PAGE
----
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Plan To Clean Up Dirty Lake Thunderbird Calls For Pollution Cuts In Three Cities

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Moore, Norman and Oklahoma City are the primary polluters of Lake Thunderbird, a sensitive drinking water source classified as “impaired” by the Environmental Protection Agency, new data show.

State and municipal water and environmental authorities have been working on a plan to clean up the lake, colloquially referred to as “dirtybird” for its murky appearance and weird smell, which still hasn’t met Clean Water Act target dates from 30 years ago.

The state Department of Environmental Quality has built computer models of the pollution and presented a possible solution, which requires the three cities to reduce runoff into the lake’s tributaries, The Norman Transcript’s Joy Hampton reports:

Under the proposal, construction sites would have to maintain a 100-foot vegetative buffer for all streams, put in sediment basins (detention ponds) for sites five acres and larger, submit to weekly inspections, plant vegetation quickly and test the soil before using fertilizer.

Lake Thunderbird is a source of drinking water for Norman, Midwest City and Del City, but suffers from a whole host of water quality problems, the Journal Record’s Sarah Terry-Cobo reports:

… pollution from algae blooms causes the water to have a funny smell. The high levels of fertilizer and sediment pollution also make it difficult and costly for the city of Norman to treat the water for drinking purposes. In addition, the lake has low oxygen levels, due to algae blooms, so it can’t support fish and other aquatic life well.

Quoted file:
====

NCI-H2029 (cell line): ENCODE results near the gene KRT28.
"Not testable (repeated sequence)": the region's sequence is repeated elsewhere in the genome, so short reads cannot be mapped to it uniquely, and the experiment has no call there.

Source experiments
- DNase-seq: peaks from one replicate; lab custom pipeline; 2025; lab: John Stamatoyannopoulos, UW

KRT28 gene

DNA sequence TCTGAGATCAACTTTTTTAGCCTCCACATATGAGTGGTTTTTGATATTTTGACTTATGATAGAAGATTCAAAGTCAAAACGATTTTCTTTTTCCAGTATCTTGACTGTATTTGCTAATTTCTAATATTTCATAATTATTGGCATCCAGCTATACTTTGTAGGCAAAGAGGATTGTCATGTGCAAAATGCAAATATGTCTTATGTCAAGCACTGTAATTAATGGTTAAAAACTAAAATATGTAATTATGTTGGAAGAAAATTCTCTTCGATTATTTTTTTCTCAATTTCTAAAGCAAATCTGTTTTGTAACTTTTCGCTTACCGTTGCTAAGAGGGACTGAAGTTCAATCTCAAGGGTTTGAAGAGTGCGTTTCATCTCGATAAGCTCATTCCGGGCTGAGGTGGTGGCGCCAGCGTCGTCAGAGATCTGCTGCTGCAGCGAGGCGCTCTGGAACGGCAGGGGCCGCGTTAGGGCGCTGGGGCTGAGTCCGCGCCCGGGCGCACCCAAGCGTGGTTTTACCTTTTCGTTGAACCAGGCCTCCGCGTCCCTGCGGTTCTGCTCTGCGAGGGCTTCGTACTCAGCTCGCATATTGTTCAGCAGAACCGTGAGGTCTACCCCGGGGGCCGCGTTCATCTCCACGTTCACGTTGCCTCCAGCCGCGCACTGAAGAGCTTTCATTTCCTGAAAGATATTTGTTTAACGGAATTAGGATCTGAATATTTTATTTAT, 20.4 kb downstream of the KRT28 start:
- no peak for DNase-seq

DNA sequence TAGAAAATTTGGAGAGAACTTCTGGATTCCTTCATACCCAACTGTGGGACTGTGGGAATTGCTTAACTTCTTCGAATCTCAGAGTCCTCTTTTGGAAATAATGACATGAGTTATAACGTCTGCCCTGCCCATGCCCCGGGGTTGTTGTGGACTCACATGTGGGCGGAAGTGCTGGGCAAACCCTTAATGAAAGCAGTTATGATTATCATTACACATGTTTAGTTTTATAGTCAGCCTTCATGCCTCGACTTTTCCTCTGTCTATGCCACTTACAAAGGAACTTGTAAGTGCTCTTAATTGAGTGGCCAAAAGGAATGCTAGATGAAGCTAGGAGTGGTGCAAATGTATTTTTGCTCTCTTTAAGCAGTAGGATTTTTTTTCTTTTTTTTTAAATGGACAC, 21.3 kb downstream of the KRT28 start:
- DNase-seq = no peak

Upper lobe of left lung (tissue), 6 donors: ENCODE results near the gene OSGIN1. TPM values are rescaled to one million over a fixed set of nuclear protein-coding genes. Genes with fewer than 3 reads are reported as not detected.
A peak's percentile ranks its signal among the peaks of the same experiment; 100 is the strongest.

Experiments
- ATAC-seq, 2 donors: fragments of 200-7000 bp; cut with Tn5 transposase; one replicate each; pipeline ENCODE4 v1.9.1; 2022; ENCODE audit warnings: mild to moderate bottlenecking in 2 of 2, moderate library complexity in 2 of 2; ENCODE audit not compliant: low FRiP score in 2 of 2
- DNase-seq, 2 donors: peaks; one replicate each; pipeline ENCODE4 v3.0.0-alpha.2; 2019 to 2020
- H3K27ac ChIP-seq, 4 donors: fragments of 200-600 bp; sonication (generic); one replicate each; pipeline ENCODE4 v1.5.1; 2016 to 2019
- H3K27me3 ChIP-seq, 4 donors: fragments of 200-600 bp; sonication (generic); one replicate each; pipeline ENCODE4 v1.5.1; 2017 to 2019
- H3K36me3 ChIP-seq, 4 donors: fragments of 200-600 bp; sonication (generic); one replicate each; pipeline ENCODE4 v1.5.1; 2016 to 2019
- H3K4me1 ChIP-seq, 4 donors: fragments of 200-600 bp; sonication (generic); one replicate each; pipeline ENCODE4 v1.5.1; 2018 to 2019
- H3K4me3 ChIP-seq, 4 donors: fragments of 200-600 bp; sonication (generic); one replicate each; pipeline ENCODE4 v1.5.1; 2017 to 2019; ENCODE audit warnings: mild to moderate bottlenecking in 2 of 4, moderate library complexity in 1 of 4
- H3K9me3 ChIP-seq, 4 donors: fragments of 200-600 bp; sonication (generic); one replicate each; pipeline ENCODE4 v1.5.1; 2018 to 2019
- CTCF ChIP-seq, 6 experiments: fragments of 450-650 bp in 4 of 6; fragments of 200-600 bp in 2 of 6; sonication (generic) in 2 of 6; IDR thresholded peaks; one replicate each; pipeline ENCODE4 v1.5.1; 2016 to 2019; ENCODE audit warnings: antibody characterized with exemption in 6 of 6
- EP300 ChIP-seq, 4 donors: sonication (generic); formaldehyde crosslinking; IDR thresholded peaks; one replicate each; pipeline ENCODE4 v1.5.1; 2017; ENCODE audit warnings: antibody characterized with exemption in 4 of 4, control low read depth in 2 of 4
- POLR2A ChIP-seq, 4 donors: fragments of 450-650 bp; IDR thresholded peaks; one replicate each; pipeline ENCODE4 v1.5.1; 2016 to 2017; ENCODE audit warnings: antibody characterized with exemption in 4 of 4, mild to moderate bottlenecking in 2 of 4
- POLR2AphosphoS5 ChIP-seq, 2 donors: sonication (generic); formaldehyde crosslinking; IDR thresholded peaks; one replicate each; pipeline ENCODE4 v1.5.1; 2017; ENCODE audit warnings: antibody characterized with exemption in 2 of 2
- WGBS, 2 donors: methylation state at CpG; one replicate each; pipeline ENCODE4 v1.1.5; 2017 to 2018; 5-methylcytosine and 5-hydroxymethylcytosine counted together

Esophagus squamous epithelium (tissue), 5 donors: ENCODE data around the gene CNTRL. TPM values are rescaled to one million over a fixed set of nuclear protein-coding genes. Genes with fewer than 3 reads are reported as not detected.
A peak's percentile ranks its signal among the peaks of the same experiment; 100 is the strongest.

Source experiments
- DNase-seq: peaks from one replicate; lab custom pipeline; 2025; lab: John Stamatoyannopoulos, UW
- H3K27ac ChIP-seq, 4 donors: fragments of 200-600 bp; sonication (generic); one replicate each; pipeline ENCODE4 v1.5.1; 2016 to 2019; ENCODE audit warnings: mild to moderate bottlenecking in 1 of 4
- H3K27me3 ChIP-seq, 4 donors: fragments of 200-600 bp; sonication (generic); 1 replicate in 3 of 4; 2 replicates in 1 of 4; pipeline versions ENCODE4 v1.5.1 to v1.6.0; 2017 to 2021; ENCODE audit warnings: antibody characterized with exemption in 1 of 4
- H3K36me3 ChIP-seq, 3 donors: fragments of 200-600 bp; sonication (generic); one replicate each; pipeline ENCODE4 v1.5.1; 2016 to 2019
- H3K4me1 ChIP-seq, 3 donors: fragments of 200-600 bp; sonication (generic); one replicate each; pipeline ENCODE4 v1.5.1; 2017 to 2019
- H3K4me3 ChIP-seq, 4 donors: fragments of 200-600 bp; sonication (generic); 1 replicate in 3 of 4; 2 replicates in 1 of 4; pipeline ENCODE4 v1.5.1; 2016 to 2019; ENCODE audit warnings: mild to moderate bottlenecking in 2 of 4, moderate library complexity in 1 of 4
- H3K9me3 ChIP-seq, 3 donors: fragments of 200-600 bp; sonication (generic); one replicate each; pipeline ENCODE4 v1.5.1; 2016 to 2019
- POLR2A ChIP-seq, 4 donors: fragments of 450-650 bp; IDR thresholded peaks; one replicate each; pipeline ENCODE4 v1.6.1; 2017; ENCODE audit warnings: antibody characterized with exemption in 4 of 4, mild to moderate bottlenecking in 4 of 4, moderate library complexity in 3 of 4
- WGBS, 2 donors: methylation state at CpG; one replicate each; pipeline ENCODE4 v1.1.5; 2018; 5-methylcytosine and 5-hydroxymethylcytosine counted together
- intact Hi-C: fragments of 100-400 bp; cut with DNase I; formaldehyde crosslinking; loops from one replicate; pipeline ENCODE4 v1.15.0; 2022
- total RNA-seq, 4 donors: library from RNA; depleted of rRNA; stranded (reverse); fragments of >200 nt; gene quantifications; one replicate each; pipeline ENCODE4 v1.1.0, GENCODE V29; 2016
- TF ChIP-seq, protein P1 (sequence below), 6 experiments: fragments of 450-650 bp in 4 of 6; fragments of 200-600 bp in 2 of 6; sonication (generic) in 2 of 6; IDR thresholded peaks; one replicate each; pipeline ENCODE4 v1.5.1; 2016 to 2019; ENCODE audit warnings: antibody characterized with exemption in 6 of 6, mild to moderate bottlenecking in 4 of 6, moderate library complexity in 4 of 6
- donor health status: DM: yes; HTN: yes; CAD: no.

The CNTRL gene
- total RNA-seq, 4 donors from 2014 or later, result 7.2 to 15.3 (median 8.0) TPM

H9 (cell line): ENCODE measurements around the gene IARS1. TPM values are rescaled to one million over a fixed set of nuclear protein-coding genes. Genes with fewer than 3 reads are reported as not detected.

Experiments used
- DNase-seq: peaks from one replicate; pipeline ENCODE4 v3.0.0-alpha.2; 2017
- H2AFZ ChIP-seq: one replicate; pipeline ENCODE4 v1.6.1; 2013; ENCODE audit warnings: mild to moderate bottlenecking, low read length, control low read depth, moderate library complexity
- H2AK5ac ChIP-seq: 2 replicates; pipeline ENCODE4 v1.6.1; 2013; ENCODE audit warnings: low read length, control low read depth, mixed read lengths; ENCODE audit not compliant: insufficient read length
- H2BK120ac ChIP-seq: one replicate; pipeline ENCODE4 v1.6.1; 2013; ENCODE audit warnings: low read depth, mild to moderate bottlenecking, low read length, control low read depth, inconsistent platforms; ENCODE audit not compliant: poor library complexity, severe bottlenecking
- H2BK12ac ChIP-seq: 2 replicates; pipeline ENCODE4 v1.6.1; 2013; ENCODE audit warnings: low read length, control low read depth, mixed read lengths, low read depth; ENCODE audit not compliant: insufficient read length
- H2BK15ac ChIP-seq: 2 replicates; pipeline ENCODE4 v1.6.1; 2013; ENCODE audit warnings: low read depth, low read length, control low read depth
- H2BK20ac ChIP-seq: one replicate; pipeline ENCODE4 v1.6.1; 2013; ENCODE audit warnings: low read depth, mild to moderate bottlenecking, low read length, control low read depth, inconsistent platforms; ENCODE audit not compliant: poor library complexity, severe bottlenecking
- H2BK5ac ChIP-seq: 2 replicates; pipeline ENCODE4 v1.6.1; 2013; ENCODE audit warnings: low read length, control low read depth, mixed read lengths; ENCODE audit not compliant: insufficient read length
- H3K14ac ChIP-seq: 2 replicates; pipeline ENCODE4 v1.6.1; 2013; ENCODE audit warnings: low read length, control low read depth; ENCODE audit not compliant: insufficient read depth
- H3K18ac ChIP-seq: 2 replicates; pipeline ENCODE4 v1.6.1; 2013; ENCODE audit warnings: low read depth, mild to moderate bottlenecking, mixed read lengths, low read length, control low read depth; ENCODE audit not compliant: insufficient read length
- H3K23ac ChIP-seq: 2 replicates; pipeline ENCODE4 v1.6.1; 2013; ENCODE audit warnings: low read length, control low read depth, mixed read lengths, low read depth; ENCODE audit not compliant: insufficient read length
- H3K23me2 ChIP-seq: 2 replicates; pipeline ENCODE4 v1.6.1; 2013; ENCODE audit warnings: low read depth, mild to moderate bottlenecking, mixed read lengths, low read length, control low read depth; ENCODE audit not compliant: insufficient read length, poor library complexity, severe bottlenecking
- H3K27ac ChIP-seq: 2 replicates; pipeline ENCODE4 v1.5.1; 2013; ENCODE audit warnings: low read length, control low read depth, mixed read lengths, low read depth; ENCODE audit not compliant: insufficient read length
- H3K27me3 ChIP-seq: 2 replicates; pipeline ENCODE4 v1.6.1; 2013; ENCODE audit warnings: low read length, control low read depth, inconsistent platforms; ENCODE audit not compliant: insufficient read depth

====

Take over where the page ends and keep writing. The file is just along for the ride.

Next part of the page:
Urban development contributes the most phosphorus and sediment to the lake, DEQ data show, the Transcript reports. And urban development is one of the main reasons Thunderbird looks so dirty, the Journal Record reports:

Erosion from construction sites, as well as from paved surfaces in developed areas, leads to high levels of dirt flowing into the watershed. High winds keep the lake churned, giving it a muddy appearance.

The DEQ proposal is in a public comment period through Aug. 1 and will have to be approved by the EPA.  

Joe was a founding reporter for StateImpact Oklahoma (2011-2019) covering the intersection of economic policy, energy and environment, and the residents of the state. He previously served as Managing Editor of Urban Tulsa Weekly, as the Arts & Entertainment Editor at Oklahoma Gazette and worked as a Staff Writer for The Oklahoman. Joe was a weekly arts and entertainment correspondent for KGOU from 2007-2010. He grew up in Bartlesville, Okla. and studied journalism at the University of Central Oklahoma.
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